Democrats Strengthen Platform Language Supporting Marijuana Reform

They want "a reasoned pathway for future legalization," while Republicans can't even support limited medical use.


Jacob Sullum

The Democratic Party's platform committee, which already had approved reform-friendly language on marijuana, strenghtened that plank over the weekend, adopting an amendment backed by Bernie Sanders delegates that recommends rescheduling the drug to provide "a reasoned pathway for future legalization." That stance seems like a compromise between the positions staked out by presumptive nominee Hillary Clinton, who says marijuana should be moved from Schedule I to Schedule II of the Controlled Substances Act (CSA) to facilitate research, and Sanders, who last fall became the first senator to introduce legislation that would repeal the federal ban on cannabis by removing the plant and its products from the CSA's schedules altogether.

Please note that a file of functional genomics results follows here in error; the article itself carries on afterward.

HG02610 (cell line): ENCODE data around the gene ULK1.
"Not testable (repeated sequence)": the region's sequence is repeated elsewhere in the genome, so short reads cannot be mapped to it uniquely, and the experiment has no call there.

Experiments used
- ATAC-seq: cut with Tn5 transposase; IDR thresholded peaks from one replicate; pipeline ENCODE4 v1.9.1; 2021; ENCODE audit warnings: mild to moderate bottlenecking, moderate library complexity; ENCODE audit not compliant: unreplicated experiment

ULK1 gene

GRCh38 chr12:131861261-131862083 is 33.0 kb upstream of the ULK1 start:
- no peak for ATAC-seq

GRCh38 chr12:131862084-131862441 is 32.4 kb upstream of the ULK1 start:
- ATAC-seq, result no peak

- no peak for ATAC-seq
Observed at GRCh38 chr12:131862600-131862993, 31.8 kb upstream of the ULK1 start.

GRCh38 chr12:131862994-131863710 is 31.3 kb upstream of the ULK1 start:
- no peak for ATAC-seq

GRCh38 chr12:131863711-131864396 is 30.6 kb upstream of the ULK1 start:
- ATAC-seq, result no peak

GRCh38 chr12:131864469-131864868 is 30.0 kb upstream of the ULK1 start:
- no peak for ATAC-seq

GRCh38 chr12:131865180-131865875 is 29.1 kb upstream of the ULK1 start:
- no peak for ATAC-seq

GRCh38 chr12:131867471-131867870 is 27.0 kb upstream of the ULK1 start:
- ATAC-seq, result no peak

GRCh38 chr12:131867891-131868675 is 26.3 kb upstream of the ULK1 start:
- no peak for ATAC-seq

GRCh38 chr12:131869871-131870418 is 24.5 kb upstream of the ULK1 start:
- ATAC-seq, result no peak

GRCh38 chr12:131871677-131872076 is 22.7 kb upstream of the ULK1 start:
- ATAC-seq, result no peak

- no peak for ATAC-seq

The earlier platform language endorsed marijuana federalism and added, "We support policies that will allow more research on marijuana, as well as reforming our laws to allow legal marijuana businesses to exist without uncertainty." The new language says, "Because of conflicting laws concerning marijuana, both on the federal and state levels, we encourage the federal government to remove marijuana from its list as a Class 1 [sic] Federal Controlled Substance, providing a reasoned pathway for future legalization." Assuming that plank is in the final version of the platform, it will be the first time either major party has endorsed marijuana legalization, even as a distant prospect.

On Monday, meanwhile, the GOP platform committee rejected a much milder plank that voiced support for states that allow medical use of noncombustible marijuana products. The Huffington Post reports that one opponent of the language warned that mass murderers are "young boys from divorced families, and they're all smoking pot." Was that you, Roger Morgan?